This section is from the book "The Gardener V1", by William Thomson. Also available from Amazon: The New Organic Grower: A Master's Manual of Tools and Techniques for the Home and Market Gardener.
There are perhaps more seeds sown during this month and next than all the remainder of the season, and it may be of use for beginners to have a few brief remarks on seed-sowing. When we read the instructions given by some as to the quantity of seeds required to supply a given piece of ground, we conclude that there must be very extravagant notions abroad as to the cropping of gardens; and when we still further learn what one man pays for seeds, while another does not pay half the sum, and has his ground in proportion much better cropped, it is a proof of sad mismanagement on the part of the former. One of the greatest evils in seed-sowing is, to sow too thickly - this is more applicable to small seeds. When the seedlings come up in matted tufts, their strength is impaired at the beginning, and a train of evils often follows, such as weakly growth, premature seeding, etc. Deep-sowing of small seeds, especially at a time when the soil is cold and wet, is often the cause of failure. Sowing on wet heavy ground, and treacling while the soil sticks to the feet, is attended by the worst results; and when the ground is dust-dry, it should be moistened a little (in hot weather it should be thoroughly soaked the day before sowing); for if no rain fall for some time, the seeds may perish by drought; or if the plants come up, they are so drawn and weakly that they are attacked by mildew, or they are unable to stand the slightest attack of vermin of any kind.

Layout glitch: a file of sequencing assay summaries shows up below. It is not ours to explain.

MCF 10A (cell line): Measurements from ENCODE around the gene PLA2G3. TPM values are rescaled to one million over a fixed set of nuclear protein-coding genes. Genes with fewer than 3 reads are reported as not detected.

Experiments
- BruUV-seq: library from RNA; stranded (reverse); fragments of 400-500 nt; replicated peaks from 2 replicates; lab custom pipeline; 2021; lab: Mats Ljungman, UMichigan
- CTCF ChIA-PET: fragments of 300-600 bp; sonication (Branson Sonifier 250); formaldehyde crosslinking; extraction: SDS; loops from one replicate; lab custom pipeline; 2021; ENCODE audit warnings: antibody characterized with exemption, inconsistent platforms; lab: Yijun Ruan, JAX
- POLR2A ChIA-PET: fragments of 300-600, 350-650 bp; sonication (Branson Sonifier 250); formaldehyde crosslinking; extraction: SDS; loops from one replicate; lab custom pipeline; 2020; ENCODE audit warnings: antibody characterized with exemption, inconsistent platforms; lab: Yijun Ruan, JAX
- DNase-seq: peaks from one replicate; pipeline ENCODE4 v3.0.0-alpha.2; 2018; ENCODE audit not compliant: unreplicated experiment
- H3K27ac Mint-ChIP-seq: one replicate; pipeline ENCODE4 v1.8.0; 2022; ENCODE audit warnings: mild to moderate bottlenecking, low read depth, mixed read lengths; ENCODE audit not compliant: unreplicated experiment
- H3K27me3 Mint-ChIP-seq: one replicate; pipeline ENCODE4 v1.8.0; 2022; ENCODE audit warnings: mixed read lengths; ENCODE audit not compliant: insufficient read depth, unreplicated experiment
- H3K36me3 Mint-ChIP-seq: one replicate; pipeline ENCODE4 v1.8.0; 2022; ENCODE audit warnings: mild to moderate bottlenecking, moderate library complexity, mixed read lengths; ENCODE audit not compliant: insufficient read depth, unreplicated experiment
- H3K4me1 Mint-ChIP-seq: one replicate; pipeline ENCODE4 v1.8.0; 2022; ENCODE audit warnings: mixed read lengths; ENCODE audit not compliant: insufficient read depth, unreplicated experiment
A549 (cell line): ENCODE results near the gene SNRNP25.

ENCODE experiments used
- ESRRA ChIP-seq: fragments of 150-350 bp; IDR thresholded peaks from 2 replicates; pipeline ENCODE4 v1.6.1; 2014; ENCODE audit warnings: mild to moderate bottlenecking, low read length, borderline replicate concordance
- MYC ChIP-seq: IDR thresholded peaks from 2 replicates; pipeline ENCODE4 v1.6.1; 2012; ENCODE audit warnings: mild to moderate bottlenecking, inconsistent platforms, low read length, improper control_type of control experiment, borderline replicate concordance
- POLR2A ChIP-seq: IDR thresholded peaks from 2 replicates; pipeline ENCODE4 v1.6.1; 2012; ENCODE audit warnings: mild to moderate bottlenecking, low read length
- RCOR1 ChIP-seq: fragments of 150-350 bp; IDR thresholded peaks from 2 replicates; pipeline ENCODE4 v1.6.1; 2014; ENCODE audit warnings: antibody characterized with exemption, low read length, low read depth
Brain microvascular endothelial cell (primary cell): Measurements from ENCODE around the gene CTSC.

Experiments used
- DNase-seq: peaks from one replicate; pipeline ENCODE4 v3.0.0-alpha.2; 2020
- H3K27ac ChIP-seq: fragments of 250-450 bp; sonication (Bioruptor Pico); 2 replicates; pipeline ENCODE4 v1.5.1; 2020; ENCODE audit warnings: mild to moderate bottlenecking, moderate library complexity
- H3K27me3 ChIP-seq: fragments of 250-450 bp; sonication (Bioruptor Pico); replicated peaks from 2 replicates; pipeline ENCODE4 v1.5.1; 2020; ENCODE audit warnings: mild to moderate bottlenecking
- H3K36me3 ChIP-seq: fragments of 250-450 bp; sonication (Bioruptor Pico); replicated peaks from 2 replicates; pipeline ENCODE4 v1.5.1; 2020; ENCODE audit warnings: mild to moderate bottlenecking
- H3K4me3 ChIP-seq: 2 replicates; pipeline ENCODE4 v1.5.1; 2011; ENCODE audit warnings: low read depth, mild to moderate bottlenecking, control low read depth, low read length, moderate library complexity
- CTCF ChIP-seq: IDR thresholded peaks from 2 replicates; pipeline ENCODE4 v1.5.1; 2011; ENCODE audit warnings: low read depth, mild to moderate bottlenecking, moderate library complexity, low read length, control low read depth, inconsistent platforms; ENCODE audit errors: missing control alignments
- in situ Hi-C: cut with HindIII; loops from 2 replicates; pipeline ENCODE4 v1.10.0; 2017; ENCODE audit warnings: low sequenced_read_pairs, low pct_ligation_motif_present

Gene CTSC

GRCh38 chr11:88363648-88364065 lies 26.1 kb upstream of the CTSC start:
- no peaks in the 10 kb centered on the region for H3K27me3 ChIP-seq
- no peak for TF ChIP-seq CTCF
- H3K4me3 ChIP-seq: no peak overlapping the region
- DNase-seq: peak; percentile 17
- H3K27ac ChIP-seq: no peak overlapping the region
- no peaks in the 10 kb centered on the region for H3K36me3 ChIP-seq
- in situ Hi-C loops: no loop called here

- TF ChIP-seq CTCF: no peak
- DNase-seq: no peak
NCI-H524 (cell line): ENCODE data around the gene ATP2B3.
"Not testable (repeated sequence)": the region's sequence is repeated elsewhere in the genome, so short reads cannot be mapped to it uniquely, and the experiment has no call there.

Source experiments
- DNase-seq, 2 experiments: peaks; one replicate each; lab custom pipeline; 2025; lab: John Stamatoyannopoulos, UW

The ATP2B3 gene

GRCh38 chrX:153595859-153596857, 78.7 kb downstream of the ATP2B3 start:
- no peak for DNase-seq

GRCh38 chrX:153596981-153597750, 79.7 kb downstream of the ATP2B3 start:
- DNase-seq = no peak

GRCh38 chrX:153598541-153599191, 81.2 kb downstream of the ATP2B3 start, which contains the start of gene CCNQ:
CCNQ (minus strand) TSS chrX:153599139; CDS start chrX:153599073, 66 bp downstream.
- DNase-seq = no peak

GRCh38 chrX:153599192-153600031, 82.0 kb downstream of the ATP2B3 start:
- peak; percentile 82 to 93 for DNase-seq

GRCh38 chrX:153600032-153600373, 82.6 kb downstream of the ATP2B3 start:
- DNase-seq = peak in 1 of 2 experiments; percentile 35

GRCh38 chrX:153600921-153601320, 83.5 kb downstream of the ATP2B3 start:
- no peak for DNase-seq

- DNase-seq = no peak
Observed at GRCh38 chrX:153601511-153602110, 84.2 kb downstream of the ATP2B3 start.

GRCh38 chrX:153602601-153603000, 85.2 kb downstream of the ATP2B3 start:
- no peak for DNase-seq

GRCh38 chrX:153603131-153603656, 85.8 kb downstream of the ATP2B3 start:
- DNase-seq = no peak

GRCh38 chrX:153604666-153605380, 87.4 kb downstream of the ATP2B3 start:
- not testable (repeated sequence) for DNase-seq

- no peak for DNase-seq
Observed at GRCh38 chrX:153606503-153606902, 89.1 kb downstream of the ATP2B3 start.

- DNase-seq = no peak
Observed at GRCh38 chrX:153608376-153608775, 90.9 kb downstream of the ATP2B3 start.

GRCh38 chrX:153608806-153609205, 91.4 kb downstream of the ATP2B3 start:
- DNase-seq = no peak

Take Peas as an example. In dry hot weather how soon the crop will give way to mildew, if the soil is dry at sowing-time, and has only been turned over one spade deep, leaving a hard bottom, into which the roots cannot penetrate. Pods come half their size, and the Peas are so hard and tasteless that they are often denounced as a very inferior kind; and the vendor who may have recommended them will get, undeservedly, a character not at all desirable. Hence the verdict pronounced on good articles, which prevents their coming into general use when they really are valuable acquisitions. Watering of seeds is often done injudiciously. When the ground is dry and the surface baked hard, it is useless to water before it is broken up either by hoe, prong, or trowel; then the watering should go on gently at first, and a good soaking be given, and done with it for the time. Cold surface-dribblings are the ruin of many valuable seeds and plants of every description. Vermin at all seasons of the year destroy great quantities of seeds and young plants as soon as the latter come through the soil. We often find wood-ashes, soot, red-lead, and tobacco-powder do much to save crops.